Wow, this really is the era of pushing the limits. Every single day it seems I see another agent’s email signature, flyer, Facebook page, YouTube video or other media clearly showing their name, their team name, their cell phone number and little else. I’m here to warn you, this cannot last.
The Kansas Real Estate Commission and the Missouri Real Estate Commission have a set of rules we all learned when we got our licenses. One of those rules states we must clearly state our brokerage on all forms of advertising.
Here’s the Kansas rule:
(b) Except as specified by subsection (c), all advertising conducted by a licensee shall: (A) Be conducted under the direct supervision of the supervising broker or branch broker; (B) include the name of the supervising broker’s trade name or business name by prominently and conspicuously displaying or announcing the supervising broker’s trade name or business name in a readable and identifiable manner; and (C) include any other information that the supervising broker or branch broker considers necessary.
And here’s Missouri’s:
(3) Every advertisement of real estate by a licensee where the licensee has no interest in the real estate shall be made under the direct supervision and in the name of the broker or firm who holds the licensee’s license. If the licensee’s name or telephone number, or both, is used in any advertisement, the advertisement also shall include the name and telephone number of the broker or firm who holds the licensee’s license.
In school, we learned this was for the protection of the consumer. The consumer needs to clearly understand we are licensed real estate agents working under a certain brokerage. Why? Isn’t this just another blog post warning about those stupid rules? Why do I need to follow those? It’s just something my broker created so I can advertise them instead of me!!! It’s my business, my leads belong to me and if I put the company’s name on anything, those leads will be lost through the office.
Don’t get me wrong. I’m all for agent branding, niche marketing, personal websites, Facebook business pages and all facets of creative real estate marketing. However, I really think we should all try to protect the consumer. Here’s the issue. If a consumer is working with us and something goes wrong, they have no idea there’s a bigger company behind that agent, and in turn, feels there’s nobody to turn to about an issue. <—-That, my friends, is a BIG problem. We’ve spent 102 years creating a better profession. 102 years of becoming better, more ethical, more protective of the people we serve.
And now, after 102 years, everyone decides they want to build their personal brand and disregard the rules set forth by the real estate commissions. It’s misleading which also makes it unethical, which means you’re freely using the distinction of being a REALTOR that subscribes to the Code of Ethics while blatantly going against it.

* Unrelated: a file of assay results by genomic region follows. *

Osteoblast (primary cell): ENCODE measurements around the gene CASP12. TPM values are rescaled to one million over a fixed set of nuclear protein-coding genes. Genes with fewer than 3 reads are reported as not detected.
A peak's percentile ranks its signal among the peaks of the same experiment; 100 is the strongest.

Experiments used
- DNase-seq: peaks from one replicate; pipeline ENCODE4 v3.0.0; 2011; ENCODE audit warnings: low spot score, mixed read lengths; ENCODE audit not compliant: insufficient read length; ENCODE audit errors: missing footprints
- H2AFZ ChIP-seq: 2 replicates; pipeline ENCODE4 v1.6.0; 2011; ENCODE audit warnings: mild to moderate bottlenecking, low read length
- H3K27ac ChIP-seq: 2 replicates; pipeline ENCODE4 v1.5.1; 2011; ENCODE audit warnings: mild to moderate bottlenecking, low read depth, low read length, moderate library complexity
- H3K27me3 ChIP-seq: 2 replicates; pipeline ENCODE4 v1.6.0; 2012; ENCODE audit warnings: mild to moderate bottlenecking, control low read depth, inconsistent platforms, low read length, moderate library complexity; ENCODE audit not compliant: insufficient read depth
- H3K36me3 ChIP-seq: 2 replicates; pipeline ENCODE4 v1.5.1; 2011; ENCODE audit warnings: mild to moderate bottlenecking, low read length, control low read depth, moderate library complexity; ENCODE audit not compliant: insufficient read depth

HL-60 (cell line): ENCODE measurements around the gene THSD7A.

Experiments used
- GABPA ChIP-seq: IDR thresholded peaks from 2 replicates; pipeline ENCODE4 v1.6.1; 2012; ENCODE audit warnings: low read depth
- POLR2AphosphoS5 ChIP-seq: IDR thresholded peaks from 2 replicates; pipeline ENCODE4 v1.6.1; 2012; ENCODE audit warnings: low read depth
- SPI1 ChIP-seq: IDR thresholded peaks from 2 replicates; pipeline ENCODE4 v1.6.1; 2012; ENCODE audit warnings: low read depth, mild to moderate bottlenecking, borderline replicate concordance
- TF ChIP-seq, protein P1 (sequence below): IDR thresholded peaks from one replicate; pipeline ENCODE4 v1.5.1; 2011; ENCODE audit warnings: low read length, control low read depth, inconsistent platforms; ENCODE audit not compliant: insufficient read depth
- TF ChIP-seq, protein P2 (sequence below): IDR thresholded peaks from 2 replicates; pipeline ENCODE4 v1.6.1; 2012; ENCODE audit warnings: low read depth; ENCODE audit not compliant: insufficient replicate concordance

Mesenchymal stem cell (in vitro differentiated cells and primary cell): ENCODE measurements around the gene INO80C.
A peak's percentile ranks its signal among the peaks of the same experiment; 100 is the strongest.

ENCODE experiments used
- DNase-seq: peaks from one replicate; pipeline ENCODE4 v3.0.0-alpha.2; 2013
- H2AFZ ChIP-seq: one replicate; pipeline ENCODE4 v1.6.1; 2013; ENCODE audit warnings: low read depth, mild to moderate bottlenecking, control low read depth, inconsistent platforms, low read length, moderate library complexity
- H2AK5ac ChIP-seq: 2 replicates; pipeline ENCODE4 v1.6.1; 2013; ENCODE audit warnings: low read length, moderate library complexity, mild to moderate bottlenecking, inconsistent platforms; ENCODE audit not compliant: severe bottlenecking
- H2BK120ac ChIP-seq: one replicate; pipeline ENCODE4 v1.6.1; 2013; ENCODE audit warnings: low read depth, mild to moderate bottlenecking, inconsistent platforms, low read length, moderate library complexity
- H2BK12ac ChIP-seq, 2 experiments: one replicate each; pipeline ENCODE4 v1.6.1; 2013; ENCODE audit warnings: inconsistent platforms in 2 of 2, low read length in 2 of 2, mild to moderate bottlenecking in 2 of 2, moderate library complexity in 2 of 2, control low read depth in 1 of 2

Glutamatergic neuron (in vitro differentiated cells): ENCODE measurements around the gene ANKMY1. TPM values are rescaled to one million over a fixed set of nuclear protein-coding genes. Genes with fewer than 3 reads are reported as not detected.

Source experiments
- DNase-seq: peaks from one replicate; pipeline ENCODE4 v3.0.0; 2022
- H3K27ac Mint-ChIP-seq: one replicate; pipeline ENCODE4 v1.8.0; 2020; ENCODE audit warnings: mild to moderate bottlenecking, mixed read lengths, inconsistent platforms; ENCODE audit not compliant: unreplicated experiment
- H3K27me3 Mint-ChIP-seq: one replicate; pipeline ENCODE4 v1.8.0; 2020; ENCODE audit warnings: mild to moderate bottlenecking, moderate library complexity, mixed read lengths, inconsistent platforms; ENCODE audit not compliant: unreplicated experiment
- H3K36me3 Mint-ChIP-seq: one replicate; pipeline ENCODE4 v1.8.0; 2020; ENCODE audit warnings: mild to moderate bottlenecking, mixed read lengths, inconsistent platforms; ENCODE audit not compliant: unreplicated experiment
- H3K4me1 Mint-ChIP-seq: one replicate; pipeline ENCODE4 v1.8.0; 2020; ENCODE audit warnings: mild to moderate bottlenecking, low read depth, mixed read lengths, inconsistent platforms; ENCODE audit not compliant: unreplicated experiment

Not only that, a large majority of agents belong to a company that’s part of a larger franchise. Our company agreements with those franchises clearly state the company name under which we operate. Manipulating that company name for your personal use by leaving off or rearranging words violates that franchise agreement. Who cares? Well, I bet the franchise cares. The broker definitely cares.. YOU should care. You see, manipulating the name of the company DILUTES THE BRAND. Why did you choose the company in the first place? The reputation of the brand? The popularity of the brand? The size of the brand? And here you come along and do anything you want to dilute that message Lets take a brand like Starbucks and consider the thought of every single Starbucks store creating their own Facebook page. One employee names their page Starbucks Coffee Store, another one types it in wrong and goes by Storbucks, another goes by Your KC Starbucks, how about Starbucks Local….. You get the point. It dilutes the brand. Unfortunately and fortunately, the real estate world operates differently. Agents are allowed and encouraged to create a brand within a brand. (As long as it meets the company guidelines and the real estate commission guidelines and the NAR Code of Ethics)
Dear consumers, on behalf of the real estate community, I truly apologize. We’ve let this issue get so far out of hand, we’ll need to fight hard to find our way back. Please know, it’s okay to ask an agent about the company they’re associated with. It’s okay to find out the name of their managing broker. After all, this was created for your protection.
I’ll get off my soapbox now, but not without warning. More rules are coming. Stricter protection of the rules will happen. Tell me, what’s really the harm in complying? What’s the harm in having a chat with your broker about what’s right and wrong? Wouldn’t you rather boost the power of the brand you’ve chosen instead of diluting it? Be Better. Talk to your friends, say something at a sales meeting, invite a trainer into your office. Take a stand and make it right. Protect your friends, while protecting your office, while protecting your brand…all while protecting those wonderful consumers. It’s an incredibly professional decision, 102 years in the making.